The product of this invention is a thick, soft thermoplastic foam sheet material, or "plank" of controlled (or controllably pre-determined) rigidity. The term "plank" as used here refers to a generally flat product, usually of indefinite length and with a thickness in a range from one half to several (generally no more than five) inches. This plank comprises a plurality of thin flexible lamina, preferably of microcellular polypropylene foam, held together and made rigid by melt-bonded perforations.

In accordance with the method of manufacture of the present invention, a plurality of continuous webs of thermoplastic foam material, preferably microcellular polypropylene, are simultaneously fed, either in discrete lengths or indefinite lengths, from supply rolls to a forming table where they overlay one another. Successive lengths of material are compressed, then perforated with hot pins, which cause localized melting through the thickness of the resulting laminate. After the hot pins are removed, and locally melted areas cooled, the laminate product is released from compression and another length is brought onto the forming table. In this way, a continuous hot pin bonded foam plank is produced. The plank is then cut to any desired length by conventional means.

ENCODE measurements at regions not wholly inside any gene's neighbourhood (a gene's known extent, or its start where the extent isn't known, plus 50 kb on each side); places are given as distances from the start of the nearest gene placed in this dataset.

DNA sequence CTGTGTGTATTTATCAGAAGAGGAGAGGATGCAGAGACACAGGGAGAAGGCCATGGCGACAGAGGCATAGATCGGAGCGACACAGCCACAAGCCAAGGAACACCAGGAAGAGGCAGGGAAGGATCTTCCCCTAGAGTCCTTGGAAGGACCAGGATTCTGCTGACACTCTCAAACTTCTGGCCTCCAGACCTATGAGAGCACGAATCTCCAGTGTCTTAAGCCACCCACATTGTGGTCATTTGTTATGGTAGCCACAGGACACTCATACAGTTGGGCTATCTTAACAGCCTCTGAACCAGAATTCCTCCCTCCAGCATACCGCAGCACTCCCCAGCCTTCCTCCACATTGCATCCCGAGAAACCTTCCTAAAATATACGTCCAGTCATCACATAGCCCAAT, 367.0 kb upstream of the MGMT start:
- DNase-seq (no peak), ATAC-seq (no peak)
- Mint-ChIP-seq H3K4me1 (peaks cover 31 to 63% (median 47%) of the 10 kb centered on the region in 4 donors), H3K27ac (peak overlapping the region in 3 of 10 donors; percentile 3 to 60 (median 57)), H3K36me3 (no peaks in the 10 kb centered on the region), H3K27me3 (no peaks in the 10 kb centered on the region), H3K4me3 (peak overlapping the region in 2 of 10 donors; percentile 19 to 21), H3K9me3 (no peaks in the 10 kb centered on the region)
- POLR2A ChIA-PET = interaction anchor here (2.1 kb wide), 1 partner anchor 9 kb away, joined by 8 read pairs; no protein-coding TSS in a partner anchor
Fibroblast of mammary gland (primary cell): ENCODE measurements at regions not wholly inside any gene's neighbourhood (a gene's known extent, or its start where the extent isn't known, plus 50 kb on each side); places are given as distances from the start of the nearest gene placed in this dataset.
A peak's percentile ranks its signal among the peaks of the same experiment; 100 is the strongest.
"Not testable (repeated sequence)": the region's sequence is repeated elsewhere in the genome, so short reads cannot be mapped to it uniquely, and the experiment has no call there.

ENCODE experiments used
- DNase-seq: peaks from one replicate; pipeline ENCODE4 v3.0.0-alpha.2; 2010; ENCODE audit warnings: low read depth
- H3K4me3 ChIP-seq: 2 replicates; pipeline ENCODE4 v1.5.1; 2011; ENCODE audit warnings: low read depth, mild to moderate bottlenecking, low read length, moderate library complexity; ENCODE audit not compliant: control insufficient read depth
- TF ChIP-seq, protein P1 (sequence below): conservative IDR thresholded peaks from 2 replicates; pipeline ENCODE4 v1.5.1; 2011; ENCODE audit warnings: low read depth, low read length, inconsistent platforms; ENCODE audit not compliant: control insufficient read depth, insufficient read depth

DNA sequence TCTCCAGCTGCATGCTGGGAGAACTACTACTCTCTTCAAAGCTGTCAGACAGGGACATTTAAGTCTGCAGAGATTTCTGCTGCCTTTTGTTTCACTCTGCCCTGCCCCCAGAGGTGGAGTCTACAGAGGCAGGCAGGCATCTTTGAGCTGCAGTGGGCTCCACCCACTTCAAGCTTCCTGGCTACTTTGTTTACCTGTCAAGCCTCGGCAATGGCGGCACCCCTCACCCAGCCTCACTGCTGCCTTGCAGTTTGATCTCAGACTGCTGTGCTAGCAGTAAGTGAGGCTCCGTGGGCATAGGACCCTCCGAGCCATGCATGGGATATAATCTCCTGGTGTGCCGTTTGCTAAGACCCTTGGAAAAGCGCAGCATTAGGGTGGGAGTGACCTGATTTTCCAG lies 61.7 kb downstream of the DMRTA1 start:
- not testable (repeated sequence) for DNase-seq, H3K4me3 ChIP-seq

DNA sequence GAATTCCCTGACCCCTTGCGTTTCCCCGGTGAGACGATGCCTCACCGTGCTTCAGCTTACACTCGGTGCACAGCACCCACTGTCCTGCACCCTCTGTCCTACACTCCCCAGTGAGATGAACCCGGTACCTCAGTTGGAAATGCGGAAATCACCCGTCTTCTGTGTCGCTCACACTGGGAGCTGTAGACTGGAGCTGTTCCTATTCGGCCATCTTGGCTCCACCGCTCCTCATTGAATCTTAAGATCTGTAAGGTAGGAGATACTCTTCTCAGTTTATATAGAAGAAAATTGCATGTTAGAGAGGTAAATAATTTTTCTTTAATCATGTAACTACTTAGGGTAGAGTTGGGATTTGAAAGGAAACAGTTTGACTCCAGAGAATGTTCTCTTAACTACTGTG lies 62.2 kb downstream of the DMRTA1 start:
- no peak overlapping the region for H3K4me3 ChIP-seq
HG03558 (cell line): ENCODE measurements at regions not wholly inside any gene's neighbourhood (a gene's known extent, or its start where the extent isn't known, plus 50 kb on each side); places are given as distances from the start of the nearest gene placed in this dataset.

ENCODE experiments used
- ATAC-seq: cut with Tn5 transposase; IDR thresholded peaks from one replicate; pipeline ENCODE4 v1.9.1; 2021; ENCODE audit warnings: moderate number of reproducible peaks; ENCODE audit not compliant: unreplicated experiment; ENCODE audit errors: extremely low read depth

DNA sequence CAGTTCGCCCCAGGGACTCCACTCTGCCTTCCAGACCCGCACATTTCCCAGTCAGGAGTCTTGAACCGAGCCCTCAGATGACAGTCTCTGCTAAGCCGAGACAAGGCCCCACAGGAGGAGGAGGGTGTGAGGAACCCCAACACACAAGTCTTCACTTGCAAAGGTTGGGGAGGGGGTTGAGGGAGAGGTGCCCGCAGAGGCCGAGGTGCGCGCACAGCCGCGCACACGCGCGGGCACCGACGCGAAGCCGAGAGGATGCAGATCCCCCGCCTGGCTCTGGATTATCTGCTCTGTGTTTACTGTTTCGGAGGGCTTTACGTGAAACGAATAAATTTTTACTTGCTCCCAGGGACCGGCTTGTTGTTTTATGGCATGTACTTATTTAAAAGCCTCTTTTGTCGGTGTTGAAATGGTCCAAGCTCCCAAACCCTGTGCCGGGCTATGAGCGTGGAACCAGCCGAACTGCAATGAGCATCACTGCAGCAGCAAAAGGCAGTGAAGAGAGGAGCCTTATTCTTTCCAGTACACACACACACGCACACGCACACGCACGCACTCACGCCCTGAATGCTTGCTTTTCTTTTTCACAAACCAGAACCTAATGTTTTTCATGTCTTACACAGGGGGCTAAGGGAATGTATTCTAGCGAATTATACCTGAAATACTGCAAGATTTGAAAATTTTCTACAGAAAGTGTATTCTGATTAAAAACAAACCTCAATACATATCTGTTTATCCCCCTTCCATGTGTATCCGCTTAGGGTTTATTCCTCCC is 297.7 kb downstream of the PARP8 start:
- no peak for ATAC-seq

The face of the resultant product is relatively soft, while the laminated product, in general, is relatively rigid, to a degree dependent on the temperature, size and spacing of the pins and the compression exerted on the material during the hot pin perforation process.


FIG. 1 is a schematic view of the process of the present invention.

FIG. 2 is a cross-sectional perspective view of the product of the present invention.